Albany State University Students to Conduct Medical Research at UCLA
Friday, February 16th, 2018
Two Albany State University students have been selected to conduct medical and clinical research at the University of California at Los Angeles, one of the highest ranked research institutions in the world.
Emoni Cook, a senior biology student from Atlanta, and Jerome Neal, a junior forensic science student from McDonough, will travel to California from June 24 – August 18 for the Evolutionary Medicine Research Program being held on UCLA’s campus. Participants will examine how medical and clinical problems generate new research questions in evolution. Evolutionary medicine combines ecology, evolutionary biology, anthropology, psychology, zoology, systems biology and microbiology with medicine.
“After graduating from Albany State University, I would like to pursue a Ph.D. in biology at UCLA, become a biologist, and teach the subject at a Research I institution,” Cook said. “I am passionate about helping others apply and understand complicated concepts in a more relatable way through interactive learning.”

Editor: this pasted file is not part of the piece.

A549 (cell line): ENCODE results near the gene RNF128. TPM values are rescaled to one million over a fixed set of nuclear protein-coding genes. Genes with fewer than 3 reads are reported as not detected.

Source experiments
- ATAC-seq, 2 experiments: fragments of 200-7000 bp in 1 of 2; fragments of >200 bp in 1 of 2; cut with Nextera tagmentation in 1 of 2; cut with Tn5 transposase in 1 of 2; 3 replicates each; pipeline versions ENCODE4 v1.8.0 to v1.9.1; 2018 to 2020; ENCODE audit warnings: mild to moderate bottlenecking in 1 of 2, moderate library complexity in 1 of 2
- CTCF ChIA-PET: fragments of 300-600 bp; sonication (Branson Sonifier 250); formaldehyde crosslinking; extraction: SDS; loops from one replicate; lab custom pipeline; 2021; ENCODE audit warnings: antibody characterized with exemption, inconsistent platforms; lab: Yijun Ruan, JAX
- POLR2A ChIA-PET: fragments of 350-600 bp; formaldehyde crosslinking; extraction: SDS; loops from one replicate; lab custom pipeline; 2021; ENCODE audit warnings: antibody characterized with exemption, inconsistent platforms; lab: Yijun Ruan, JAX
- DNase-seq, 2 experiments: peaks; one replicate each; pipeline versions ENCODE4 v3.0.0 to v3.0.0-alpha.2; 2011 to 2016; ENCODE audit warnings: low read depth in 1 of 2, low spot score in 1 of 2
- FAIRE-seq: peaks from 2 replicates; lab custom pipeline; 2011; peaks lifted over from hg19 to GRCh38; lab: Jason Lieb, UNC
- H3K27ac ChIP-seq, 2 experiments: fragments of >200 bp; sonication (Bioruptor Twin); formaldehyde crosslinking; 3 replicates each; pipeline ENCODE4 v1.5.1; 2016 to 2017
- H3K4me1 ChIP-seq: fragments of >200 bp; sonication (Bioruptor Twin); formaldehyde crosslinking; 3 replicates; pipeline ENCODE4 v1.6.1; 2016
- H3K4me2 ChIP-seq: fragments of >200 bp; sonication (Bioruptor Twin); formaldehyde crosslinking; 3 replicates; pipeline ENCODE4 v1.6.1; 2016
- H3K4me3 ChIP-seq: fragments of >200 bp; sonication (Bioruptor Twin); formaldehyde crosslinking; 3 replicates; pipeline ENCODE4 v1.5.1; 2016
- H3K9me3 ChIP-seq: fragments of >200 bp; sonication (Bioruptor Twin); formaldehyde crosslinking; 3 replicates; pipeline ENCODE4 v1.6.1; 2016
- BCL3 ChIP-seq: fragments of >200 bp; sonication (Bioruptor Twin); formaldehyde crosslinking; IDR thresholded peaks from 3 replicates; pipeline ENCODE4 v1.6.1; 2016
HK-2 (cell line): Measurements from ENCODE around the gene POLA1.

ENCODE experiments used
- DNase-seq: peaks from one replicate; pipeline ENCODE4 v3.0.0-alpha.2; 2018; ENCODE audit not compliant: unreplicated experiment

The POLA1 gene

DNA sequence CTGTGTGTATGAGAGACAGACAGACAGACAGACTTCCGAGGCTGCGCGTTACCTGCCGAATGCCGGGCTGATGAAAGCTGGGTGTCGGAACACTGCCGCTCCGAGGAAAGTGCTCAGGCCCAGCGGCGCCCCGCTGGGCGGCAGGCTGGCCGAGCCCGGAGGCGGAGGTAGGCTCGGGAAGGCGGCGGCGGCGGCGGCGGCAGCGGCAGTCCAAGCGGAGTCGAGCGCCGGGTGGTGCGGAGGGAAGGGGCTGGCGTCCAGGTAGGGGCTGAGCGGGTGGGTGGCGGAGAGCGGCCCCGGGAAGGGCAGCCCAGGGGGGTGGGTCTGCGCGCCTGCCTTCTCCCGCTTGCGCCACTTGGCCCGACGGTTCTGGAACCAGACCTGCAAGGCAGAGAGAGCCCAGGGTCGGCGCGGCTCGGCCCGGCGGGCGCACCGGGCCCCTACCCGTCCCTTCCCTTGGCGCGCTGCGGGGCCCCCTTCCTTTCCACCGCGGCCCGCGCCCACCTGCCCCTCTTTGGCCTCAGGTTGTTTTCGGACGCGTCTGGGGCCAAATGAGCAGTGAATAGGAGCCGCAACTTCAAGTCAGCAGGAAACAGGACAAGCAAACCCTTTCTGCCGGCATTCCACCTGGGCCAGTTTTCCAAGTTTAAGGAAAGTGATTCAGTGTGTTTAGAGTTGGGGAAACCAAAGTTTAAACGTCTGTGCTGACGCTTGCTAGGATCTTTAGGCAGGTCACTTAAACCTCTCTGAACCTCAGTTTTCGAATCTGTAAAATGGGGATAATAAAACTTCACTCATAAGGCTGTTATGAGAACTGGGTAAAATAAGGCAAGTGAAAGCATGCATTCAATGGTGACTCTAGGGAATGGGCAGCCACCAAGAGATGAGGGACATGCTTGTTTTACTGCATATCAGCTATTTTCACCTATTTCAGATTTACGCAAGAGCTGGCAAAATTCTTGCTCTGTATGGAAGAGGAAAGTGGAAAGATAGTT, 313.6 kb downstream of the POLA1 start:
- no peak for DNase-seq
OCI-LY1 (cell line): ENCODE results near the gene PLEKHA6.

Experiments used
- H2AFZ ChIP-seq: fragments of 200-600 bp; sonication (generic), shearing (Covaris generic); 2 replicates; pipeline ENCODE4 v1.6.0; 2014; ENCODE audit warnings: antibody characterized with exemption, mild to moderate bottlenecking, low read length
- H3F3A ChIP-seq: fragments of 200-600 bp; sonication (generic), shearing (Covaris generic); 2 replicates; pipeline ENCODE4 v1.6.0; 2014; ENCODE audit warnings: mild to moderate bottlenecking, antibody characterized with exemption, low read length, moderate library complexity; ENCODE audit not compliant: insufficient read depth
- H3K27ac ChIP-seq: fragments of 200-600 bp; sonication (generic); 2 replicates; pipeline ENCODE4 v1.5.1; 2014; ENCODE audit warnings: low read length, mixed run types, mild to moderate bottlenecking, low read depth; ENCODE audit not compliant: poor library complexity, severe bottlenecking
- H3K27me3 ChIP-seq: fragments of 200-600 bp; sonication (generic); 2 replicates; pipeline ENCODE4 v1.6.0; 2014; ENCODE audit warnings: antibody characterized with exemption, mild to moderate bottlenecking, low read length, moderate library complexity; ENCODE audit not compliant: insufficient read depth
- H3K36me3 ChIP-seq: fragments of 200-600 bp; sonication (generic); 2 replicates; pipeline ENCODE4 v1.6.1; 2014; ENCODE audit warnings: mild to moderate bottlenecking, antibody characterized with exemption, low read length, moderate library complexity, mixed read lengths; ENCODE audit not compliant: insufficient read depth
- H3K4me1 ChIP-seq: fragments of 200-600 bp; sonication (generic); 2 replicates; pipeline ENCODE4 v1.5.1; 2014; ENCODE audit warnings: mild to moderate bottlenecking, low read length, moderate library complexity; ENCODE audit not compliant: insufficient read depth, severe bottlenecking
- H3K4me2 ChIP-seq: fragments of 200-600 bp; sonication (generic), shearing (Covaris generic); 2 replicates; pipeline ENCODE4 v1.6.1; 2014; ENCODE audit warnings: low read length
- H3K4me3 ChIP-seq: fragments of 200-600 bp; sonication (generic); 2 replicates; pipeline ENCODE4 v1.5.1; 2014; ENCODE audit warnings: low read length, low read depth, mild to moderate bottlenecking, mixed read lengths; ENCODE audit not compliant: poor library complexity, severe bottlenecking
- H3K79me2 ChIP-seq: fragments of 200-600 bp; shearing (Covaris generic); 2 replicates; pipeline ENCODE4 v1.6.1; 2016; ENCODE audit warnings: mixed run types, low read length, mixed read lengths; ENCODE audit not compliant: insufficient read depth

“I would like to pursue a Ph.D. in molecular toxicology at UCLA. I am impressed with UCLA’s molecular toxicology graduate program, which invites leading scientists in toxicology to speak in conjunction with the program’s environmental health sciences seminar series,” Neal said. “When I receive a doctorate from UCLA, I would like to become a forensic toxicologist for the Federal Bureau of Investigation or the Central Intelligence Agency.”
Cook and Neal, along with summer interns from other universities, will work closely with professors from UCLA's David Geffen School of Medicine. The program will cover transportation costs, lodging and food expenses. Students will also receive a $3,000 stipend.
The initiative recruits undergraduate juniors and seniors from historically black colleges and universities who are interested in exploring evolutionary medicine topics.
“I am extremely proud of both students, and I am confident that Dr. (Pamela) Yeh, the director of the UCLA program, will be impressed with the students’ intellect and research skills,” said Florence Lyons, director of the ASU Velma Fudge Grant Honors Program. Lyons initiated the partnership between ASU and UCLA in an effort to increase the number of research opportunities for ASU students. The partnership allows Lyons to recommend a student for the Evolutionary Medicine Research Program each year.
As a result of Cook and Neal’s participation, they have the opportunity to receive free tuition to pursue a master’s degree or doctoral degree at any of the 10 University of California institutions, provided they meet all of the requirements for acceptance. They would also receive an annual $26,000 stipend.